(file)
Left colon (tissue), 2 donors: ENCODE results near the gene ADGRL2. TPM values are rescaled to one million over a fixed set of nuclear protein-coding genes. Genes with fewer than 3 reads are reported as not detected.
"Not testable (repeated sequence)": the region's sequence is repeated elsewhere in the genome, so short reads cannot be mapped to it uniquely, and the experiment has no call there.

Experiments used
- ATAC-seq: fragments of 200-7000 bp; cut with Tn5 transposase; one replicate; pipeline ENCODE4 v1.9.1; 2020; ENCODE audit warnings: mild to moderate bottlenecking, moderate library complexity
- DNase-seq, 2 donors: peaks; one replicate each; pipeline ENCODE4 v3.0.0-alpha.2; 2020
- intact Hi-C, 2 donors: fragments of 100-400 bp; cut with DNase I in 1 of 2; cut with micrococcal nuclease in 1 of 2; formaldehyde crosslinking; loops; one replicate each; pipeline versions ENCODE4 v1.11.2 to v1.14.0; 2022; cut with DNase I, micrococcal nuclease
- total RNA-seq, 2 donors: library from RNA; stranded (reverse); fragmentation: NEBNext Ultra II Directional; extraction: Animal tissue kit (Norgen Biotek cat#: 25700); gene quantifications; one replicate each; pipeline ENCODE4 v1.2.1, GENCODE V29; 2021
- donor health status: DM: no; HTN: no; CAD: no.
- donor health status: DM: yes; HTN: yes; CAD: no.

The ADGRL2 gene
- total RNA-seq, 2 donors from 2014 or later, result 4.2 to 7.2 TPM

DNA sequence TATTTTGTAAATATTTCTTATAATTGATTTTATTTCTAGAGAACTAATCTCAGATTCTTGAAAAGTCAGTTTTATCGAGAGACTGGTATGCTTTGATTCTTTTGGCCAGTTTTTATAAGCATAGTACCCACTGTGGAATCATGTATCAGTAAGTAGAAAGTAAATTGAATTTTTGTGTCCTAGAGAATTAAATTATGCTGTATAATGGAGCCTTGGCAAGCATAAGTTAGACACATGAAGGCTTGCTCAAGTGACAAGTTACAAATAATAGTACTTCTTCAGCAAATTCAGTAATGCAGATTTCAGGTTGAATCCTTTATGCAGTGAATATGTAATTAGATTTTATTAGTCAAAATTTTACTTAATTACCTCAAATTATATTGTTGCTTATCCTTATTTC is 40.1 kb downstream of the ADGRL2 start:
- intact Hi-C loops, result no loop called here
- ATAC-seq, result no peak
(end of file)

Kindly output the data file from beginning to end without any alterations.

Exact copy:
Left colon (tissue), 2 donors: ENCODE results near the gene ADGRL2. TPM values are rescaled to one million over a fixed set of nuclear protein-coding genes. Genes with fewer than 3 reads are reported as not detected.
"Not testable (repeated sequence)": the region's sequence is repeated elsewhere in the genome, so short reads cannot be mapped to it uniquely, and the experiment has no call there.

Experiments used
- ATAC-seq: fragments of 200-7000 bp; cut with Tn5 transposase; one replicate; pipeline ENCODE4 v1.9.1; 2020; ENCODE audit warnings: mild to moderate bottlenecking, moderate library complexity
- DNase-seq, 2 donors: peaks; one replicate each; pipeline ENCODE4 v3.0.0-alpha.2; 2020
- intact Hi-C, 2 donors: fragments of 100-400 bp; cut with DNase I in 1 of 2; cut with micrococcal nuclease in 1 of 2; formaldehyde crosslinking; loops; one replicate each; pipeline versions ENCODE4 v1.11.2 to v1.14.0; 2022; cut with DNase I, micrococcal nuclease
- total RNA-seq, 2 donors: library from RNA; stranded (reverse); fragmentation: NEBNext Ultra II Directional; extraction: Animal tissue kit (Norgen Biotek cat#: 25700); gene quantifications; one replicate each; pipeline ENCODE4 v1.2.1, GENCODE V29; 2021
- donor health status: DM: no; HTN: no; CAD: no.
- donor health status: DM: yes; HTN: yes; CAD: no.

The ADGRL2 gene
- total RNA-seq, 2 donors from 2014 or later, result 4.2 to 7.2 TPM

DNA sequence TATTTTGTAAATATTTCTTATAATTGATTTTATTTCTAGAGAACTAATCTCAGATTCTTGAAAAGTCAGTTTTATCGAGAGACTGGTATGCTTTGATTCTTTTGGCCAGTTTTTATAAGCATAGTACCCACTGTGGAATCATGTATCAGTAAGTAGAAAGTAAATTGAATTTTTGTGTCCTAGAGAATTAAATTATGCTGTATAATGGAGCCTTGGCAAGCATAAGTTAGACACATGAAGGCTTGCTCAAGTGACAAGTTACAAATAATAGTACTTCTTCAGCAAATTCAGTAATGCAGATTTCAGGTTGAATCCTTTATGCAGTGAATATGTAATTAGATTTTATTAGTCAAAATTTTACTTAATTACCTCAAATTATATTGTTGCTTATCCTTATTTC is 40.1 kb downstream of the ADGRL2 start:
- intact Hi-C loops, result no loop called here
- ATAC-seq, result no peak